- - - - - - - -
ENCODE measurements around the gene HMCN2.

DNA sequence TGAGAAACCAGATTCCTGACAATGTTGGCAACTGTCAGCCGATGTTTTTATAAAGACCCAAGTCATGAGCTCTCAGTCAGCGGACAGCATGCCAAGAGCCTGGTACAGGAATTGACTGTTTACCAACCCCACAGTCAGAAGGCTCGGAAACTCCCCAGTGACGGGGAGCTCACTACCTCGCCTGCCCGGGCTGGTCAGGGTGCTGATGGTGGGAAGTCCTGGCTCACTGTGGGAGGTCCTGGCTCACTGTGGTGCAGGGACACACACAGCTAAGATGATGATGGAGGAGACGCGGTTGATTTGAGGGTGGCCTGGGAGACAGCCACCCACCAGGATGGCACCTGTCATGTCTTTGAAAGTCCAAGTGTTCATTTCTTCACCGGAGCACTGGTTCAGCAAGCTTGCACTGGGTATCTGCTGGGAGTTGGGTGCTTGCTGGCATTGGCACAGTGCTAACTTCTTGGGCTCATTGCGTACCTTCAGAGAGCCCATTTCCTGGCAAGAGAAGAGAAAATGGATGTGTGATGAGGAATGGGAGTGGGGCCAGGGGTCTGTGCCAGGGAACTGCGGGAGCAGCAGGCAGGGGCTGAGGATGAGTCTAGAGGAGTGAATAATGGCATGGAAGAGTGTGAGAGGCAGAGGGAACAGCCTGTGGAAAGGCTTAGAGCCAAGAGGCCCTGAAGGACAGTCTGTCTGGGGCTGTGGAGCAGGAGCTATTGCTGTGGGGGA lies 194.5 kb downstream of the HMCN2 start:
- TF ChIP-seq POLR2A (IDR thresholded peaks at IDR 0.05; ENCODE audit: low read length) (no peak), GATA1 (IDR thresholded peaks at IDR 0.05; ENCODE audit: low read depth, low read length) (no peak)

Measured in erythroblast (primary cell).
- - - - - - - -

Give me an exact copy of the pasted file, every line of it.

ENCODE measurements around the gene HMCN2.

DNA sequence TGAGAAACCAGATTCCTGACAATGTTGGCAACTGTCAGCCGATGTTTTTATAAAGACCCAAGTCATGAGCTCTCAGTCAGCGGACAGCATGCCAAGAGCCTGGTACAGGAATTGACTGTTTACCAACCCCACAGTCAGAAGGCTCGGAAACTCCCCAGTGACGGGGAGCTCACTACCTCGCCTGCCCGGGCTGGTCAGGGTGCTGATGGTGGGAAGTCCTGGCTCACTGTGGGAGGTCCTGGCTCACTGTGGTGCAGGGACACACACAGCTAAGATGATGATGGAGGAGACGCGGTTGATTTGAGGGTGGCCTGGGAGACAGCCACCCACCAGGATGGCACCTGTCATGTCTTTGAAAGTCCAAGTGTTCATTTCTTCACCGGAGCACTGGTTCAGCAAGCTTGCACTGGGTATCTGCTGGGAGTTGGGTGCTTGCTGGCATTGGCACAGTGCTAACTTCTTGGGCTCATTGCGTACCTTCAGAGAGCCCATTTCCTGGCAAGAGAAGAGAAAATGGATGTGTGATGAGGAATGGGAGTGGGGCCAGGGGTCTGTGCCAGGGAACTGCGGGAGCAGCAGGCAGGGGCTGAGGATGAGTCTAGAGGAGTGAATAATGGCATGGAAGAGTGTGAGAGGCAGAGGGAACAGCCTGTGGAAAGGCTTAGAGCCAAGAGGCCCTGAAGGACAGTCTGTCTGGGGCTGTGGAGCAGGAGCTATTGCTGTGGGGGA lies 194.5 kb downstream of the HMCN2 start:
- TF ChIP-seq POLR2A (IDR thresholded peaks at IDR 0.05; ENCODE audit: low read length) (no peak), GATA1 (IDR thresholded peaks at IDR 0.05; ENCODE audit: low read depth, low read length) (no peak)

Measured in erythroblast (primary cell).